Compared to primary aluminium production starting from scrap eliminates the costs of opening and operating bauxite mines. There is no need for alumina production together with its significant auxiliary material requirement and red mud emission destroying the environment. The really high energy costs (13.5-15 [kWh/kg]) and high quality auxiliary materials (anode carbon) of aluminium electrolysis as well as the emission of pollutants loading the environment are omitted just to mention the major savings.
Aluminium referred to as an energy bank can countlessly be recycled, reappearing in various forms. This is the first case providing for a full range of recycling enabling the production of beverage cans from used beverage cans.
Recognising the above benefits the structural reorganisation of worlds aluminium industry is experienced. Primarily the ever increasing demand of the automotive industry for aluminium castings made secondary aluminium production a self standing sector of the industry.
Opposing this the atrophy of the domestic automobile industry cut down the production of aluminium castings in the 60’s. Besides the ample quantity of metal generated by the Hungarian Soviet Alumina Aluminium Treaty the sole scrap processing company was close to starving.
Contrary to world trends the oversupply of metal and the lack of demand for castings delayed the evolution of the Hungarian secondary aluminium industry. The increasing export demands kept the collecting network alive.
In the period of political changes the receding of primary metal supplies and foundry activities becoming virulent as a consequence of privatisation resulted a significant change of circumstances.
Liberating the trading conditions as well as the widening fiscal and financial possibilities of ventures at the end of the 80’s favoured the formation of metal collecting and trading companies. Parallel to this ingot casting started in small units which sped up the liquidation of Qualitál despite the bad quality produced by these workshops.
The privatisation of MÉH Trust strengthened the decentralisation of scrap collection. In the meantime foreign investors appeared in the scene first as sleeping partners promoting export and providing working capital later undertaking full privatisation and investments. New companies are established also because of the increasing employment problems in the metallurgical industry as well as the enforcement environmental protection ideas.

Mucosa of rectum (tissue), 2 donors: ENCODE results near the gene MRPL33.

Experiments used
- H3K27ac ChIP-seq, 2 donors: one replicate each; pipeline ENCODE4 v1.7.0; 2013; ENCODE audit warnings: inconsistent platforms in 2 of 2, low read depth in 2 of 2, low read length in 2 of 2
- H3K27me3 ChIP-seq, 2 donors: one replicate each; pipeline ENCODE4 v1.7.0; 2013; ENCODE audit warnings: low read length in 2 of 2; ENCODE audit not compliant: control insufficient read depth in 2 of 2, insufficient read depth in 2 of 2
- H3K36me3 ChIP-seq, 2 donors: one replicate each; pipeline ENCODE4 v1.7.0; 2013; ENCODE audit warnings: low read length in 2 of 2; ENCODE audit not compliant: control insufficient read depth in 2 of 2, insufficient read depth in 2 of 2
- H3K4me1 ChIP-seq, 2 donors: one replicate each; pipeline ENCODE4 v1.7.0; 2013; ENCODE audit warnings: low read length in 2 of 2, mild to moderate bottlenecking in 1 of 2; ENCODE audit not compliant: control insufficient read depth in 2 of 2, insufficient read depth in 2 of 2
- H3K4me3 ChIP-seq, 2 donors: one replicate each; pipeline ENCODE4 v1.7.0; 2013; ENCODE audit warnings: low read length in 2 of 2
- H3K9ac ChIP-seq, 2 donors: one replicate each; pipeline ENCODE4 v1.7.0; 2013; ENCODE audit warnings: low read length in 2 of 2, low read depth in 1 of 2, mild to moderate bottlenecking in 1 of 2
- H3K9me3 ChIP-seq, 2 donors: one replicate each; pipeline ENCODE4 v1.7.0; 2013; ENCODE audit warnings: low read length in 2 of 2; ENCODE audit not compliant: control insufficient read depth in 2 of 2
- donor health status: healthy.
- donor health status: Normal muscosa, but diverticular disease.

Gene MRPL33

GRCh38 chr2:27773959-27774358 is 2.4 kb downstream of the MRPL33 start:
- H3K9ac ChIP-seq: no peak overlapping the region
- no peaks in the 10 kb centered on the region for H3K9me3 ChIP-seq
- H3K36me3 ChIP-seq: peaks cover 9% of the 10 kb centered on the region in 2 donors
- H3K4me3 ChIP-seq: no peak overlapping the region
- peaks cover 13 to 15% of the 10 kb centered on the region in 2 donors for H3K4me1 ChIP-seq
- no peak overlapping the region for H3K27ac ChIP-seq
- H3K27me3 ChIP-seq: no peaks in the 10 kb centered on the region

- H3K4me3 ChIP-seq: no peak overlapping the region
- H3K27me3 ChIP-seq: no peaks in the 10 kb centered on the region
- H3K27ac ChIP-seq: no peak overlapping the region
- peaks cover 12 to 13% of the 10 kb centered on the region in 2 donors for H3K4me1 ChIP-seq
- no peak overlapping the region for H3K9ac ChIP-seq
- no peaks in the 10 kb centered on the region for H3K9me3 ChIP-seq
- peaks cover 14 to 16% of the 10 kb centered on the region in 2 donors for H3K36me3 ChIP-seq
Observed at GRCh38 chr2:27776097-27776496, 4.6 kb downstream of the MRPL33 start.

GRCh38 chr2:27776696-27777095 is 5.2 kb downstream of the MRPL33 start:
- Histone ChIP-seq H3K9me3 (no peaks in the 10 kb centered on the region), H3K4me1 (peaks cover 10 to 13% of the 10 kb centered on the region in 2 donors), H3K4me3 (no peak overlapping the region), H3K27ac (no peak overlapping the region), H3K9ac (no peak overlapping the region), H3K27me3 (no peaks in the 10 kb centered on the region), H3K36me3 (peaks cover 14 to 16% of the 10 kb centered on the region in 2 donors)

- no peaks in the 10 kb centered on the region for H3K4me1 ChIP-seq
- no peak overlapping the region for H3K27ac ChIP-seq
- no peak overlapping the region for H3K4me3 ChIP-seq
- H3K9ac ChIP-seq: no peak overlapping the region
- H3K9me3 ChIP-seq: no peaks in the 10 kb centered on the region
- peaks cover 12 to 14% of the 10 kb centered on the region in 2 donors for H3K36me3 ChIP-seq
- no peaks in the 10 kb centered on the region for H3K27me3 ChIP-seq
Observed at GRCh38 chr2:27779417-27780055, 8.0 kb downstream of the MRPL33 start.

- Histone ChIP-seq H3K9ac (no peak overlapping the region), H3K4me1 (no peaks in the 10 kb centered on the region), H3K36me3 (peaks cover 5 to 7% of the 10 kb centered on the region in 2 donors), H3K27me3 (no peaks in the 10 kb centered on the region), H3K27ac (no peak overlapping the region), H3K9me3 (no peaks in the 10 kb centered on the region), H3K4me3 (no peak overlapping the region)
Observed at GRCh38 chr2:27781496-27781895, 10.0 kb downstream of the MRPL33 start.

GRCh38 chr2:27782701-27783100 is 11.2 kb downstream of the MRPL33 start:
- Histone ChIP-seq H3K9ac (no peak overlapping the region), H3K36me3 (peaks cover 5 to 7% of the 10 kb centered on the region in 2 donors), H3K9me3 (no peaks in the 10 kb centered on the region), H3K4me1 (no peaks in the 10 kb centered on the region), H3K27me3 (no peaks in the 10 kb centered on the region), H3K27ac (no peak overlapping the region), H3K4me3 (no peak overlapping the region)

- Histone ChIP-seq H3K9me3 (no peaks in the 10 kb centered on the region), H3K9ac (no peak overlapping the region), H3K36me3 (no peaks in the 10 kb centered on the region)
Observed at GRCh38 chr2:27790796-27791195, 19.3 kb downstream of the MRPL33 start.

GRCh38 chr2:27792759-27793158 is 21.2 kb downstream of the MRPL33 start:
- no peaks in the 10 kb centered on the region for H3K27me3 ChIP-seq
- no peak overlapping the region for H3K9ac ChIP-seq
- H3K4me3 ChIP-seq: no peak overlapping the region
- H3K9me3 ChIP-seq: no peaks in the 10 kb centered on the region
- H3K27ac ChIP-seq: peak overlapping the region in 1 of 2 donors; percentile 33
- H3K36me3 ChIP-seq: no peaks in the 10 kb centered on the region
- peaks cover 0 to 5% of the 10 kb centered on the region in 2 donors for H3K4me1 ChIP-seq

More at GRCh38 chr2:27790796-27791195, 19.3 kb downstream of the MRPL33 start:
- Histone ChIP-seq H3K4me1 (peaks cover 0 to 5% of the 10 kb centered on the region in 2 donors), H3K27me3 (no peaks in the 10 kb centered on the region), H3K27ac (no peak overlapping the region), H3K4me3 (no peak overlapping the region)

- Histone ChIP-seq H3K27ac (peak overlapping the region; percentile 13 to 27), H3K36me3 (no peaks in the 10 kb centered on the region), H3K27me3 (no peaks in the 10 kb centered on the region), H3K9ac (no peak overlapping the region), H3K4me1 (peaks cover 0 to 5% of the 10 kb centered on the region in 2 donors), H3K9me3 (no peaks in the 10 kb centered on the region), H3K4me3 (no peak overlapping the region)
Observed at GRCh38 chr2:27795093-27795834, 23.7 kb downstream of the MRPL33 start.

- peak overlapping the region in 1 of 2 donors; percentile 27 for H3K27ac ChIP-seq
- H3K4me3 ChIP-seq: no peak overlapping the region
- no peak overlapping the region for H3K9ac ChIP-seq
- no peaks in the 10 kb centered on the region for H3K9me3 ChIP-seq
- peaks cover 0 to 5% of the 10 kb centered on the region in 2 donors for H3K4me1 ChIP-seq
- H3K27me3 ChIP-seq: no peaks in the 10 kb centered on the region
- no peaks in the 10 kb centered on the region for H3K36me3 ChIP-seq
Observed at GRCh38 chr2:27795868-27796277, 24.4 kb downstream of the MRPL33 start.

Till the middle of the 90’s a multi person collecting system evolved. Due to the gradually increasing competition the preparation of scrap receives more consideration. Quality is being concentrated on. The leading scrap collecting and processing companies are interested in trading with a secondary raw material rather than scrap. All these processes have positively been influenced by the development of the domestic foundry activities.
The condition of alloy production can be characterised by similar trends. As a result of privatisation the small companies established on the background of domestic metallurgical know-how, at the beginning generally with a minimum amount of capital are now gaining power. At present there are 10 alloy producers with a production capacity in the range of 1,000 – 7,000 tpy, each.
Summarising it can be stated that in the past few decades a decentralised sector of secondary aluminium industry evolved characterised by small unit capacities. To avoid the isolation and/or to promote the collective thinking of these units has to a great extent been backed up by the alliance of interested in skill (Hulladékhasznosítók Országos Szövetsége = National Alliance of Scrap Processing, Fémszövetség = Metal Alliance). As a result of this secondary aluminium processing as well as alloy production have gone through a great development considering the product quality.
Copyright © 2000